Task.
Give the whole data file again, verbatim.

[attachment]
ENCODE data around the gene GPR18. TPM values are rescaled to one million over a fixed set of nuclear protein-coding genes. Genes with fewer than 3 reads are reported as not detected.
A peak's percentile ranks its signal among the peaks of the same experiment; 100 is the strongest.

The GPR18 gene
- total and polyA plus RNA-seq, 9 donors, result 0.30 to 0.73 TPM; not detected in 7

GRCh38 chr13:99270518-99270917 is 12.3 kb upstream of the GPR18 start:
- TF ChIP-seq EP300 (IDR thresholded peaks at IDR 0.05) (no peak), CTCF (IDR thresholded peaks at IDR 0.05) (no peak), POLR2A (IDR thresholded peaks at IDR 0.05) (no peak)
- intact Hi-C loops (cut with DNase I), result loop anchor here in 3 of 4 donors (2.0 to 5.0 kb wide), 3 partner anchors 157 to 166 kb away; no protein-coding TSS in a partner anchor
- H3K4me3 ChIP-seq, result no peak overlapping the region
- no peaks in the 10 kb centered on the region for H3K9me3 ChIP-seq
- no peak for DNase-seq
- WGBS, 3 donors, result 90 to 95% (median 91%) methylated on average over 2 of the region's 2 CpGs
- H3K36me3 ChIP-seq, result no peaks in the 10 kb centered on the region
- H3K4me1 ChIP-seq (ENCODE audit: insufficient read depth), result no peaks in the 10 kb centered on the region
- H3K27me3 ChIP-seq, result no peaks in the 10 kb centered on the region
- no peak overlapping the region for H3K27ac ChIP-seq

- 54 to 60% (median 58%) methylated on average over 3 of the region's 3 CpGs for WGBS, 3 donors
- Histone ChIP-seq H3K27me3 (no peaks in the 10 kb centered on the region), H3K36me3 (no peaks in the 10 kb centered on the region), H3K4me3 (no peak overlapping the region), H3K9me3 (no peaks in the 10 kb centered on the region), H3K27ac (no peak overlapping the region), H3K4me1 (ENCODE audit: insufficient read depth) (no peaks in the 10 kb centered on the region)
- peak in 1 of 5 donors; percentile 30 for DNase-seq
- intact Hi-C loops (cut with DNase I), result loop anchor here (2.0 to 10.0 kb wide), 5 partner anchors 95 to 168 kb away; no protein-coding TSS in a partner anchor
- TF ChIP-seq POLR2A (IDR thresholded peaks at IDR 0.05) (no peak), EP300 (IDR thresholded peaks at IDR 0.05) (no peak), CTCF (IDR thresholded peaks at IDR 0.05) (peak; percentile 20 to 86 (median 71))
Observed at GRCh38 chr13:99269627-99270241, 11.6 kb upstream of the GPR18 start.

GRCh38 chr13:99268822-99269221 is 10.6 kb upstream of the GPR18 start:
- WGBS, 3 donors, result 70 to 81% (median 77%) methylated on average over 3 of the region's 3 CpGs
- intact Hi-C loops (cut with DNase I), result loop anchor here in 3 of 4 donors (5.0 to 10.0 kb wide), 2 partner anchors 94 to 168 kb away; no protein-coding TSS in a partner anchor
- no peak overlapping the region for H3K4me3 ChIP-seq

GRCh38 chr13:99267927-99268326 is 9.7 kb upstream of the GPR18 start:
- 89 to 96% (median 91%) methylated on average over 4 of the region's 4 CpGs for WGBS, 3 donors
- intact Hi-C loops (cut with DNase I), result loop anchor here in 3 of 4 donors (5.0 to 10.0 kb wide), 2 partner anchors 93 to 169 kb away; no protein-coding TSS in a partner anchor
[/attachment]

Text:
ENCODE data around the gene GPR18. TPM values are rescaled to one million over a fixed set of nuclear protein-coding genes. Genes with fewer than 3 reads are reported as not detected.
A peak's percentile ranks its signal among the peaks of the same experiment; 100 is the strongest.

The GPR18 gene
- total and polyA plus RNA-seq, 9 donors, result 0.30 to 0.73 TPM; not detected in 7

GRCh38 chr13:99270518-99270917 is 12.3 kb upstream of the GPR18 start:
- TF ChIP-seq EP300 (IDR thresholded peaks at IDR 0.05) (no peak), CTCF (IDR thresholded peaks at IDR 0.05) (no peak), POLR2A (IDR thresholded peaks at IDR 0.05) (no peak)
- intact Hi-C loops (cut with DNase I), result loop anchor here in 3 of 4 donors (2.0 to 5.0 kb wide), 3 partner anchors 157 to 166 kb away; no protein-coding TSS in a partner anchor
- H3K4me3 ChIP-seq, result no peak overlapping the region
- no peaks in the 10 kb centered on the region for H3K9me3 ChIP-seq
- no peak for DNase-seq
- WGBS, 3 donors, result 90 to 95% (median 91%) methylated on average over 2 of the region's 2 CpGs
- H3K36me3 ChIP-seq, result no peaks in the 10 kb centered on the region
- H3K4me1 ChIP-seq (ENCODE audit: insufficient read depth), result no peaks in the 10 kb centered on the region
- H3K27me3 ChIP-seq, result no peaks in the 10 kb centered on the region
- no peak overlapping the region for H3K27ac ChIP-seq

- 54 to 60% (median 58%) methylated on average over 3 of the region's 3 CpGs for WGBS, 3 donors
- Histone ChIP-seq H3K27me3 (no peaks in the 10 kb centered on the region), H3K36me3 (no peaks in the 10 kb centered on the region), H3K4me3 (no peak overlapping the region), H3K9me3 (no peaks in the 10 kb centered on the region), H3K27ac (no peak overlapping the region), H3K4me1 (ENCODE audit: insufficient read depth) (no peaks in the 10 kb centered on the region)
- peak in 1 of 5 donors; percentile 30 for DNase-seq
- intact Hi-C loops (cut with DNase I), result loop anchor here (2.0 to 10.0 kb wide), 5 partner anchors 95 to 168 kb away; no protein-coding TSS in a partner anchor
- TF ChIP-seq POLR2A (IDR thresholded peaks at IDR 0.05) (no peak), EP300 (IDR thresholded peaks at IDR 0.05) (no peak), CTCF (IDR thresholded peaks at IDR 0.05) (peak; percentile 20 to 86 (median 71))
Observed at GRCh38 chr13:99269627-99270241, 11.6 kb upstream of the GPR18 start.

GRCh38 chr13:99268822-99269221 is 10.6 kb upstream of the GPR18 start:
- WGBS, 3 donors, result 70 to 81% (median 77%) methylated on average over 3 of the region's 3 CpGs
- intact Hi-C loops (cut with DNase I), result loop anchor here in 3 of 4 donors (5.0 to 10.0 kb wide), 2 partner anchors 94 to 168 kb away; no protein-coding TSS in a partner anchor
- no peak overlapping the region for H3K4me3 ChIP-seq

GRCh38 chr13:99267927-99268326 is 9.7 kb upstream of the GPR18 start:
- 89 to 96% (median 91%) methylated on average over 4 of the region's 4 CpGs for WGBS, 3 donors
- intact Hi-C loops (cut with DNase I), result loop anchor here in 3 of 4 donors (5.0 to 10.0 kb wide), 2 partner anchors 93 to 169 kb away; no protein-coding TSS in a partner anchor